Soft Material Actuation
A National Science Foundation funded project
Project title: Advanced Integrated Design Optimization Method to Realize Ultrasonic-Phase-Change Actuated Soft Materials
Source of support: National Science Foundation
Actuation, or the transduction of one form of energy to do mechanical work, is the cornerstone for which mechanical systems can be controlled to perform tasks that humans are unable to, unwilling to, and/or inefficient at doing. Recent developments in soft robotics offer unique capabilities where these systems begin to mimic biological motions and materials to perform ever-more-complex functionalities. However, soft robotics that manipulate fluidic pressures inside structures are typically large, since they require pumps, and their flexibility can be limited due to the number of internal tethering needed to route fluid to individual chambers. To overcome this limitation, this project aims to establish a systematic design principle for realizing a completely soft material that can be controlled and actuated using a single transducer mounted at one end. In short, through multi-scale topology optimization, liquid-filled cavities will be pre-patterned within the soft material, where they can be selectively actuated by propagating specific frequencies of ultrasonic waves to induce local shape change and different global states of motion. Thus, like biological systems, shape change will be encoded, during design and fabrication, within the material architecture, which is controlled by a single transducer (like the central nervous system). Fig. 1 illustrates an animation of a prototype ultrasonic-actuated bending structure. The outcomes of this study will push the frontiers of a model-enabled design method for multifunctional materials. The computational model and optimization method will be applicable to a broad range of material designs, thereby paving the way for integrated computational design of smart materials. This research will lead to novel technologies such as micro-ROVs, control surfaces, and micro-propulsion devices, among others.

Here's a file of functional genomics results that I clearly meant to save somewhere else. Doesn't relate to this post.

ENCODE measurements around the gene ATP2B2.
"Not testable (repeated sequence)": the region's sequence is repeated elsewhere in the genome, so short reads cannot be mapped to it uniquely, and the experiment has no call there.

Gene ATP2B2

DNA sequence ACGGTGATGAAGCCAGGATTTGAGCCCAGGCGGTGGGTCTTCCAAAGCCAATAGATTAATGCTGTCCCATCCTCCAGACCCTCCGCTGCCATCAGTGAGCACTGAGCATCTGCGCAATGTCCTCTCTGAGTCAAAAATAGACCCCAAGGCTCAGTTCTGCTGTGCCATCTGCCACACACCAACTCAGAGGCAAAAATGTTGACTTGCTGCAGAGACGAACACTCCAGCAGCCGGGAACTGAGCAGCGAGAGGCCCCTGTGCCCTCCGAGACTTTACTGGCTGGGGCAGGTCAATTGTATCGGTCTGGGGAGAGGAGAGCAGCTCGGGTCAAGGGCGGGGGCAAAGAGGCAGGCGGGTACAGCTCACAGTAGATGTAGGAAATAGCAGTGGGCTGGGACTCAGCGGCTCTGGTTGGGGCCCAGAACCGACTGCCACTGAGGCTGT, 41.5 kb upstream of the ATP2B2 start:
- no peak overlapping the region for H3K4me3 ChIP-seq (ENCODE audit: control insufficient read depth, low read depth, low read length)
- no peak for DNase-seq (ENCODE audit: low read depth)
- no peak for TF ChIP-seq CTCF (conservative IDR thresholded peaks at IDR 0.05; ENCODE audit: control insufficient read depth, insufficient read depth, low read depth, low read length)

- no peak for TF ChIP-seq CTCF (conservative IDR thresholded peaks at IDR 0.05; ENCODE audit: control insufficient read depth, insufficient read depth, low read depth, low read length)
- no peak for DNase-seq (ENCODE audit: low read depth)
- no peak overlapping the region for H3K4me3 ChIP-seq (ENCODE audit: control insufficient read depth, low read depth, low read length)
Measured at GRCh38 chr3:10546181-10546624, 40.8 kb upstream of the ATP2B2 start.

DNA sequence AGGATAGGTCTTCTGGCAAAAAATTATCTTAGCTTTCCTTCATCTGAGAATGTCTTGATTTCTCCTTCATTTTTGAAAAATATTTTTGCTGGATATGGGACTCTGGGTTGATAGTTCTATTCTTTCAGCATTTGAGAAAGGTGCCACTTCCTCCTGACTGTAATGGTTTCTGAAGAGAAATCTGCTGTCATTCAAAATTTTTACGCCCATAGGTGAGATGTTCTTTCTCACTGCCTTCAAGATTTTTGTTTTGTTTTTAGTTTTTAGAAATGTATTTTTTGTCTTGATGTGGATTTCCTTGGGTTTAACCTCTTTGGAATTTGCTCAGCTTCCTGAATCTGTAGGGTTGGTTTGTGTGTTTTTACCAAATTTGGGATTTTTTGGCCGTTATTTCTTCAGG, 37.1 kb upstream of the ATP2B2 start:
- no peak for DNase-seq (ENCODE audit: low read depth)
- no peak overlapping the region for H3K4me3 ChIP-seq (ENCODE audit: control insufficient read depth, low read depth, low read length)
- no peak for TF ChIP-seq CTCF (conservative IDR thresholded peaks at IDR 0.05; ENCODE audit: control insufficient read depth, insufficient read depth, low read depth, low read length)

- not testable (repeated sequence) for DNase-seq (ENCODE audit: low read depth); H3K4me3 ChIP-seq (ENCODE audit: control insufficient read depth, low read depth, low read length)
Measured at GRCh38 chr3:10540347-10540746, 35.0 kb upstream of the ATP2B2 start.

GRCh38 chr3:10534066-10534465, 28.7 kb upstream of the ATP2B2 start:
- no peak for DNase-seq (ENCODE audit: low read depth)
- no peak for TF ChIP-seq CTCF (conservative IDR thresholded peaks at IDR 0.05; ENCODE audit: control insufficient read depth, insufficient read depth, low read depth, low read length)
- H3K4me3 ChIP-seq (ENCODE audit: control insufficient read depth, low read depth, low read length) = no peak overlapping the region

- Prof. H. Alicia Kim, UC San Diego
- H-J. Lee and K. J. Loh, 2019, “Soft Material Actuation by Atomization,” Smart Materials and Structures (0964-1726), IOP, 28(2), 025030. DOI: 10.1088/1361-665X/aaf5a1
FIg. 1: Prototype ultrasonic-actuated soft bending structure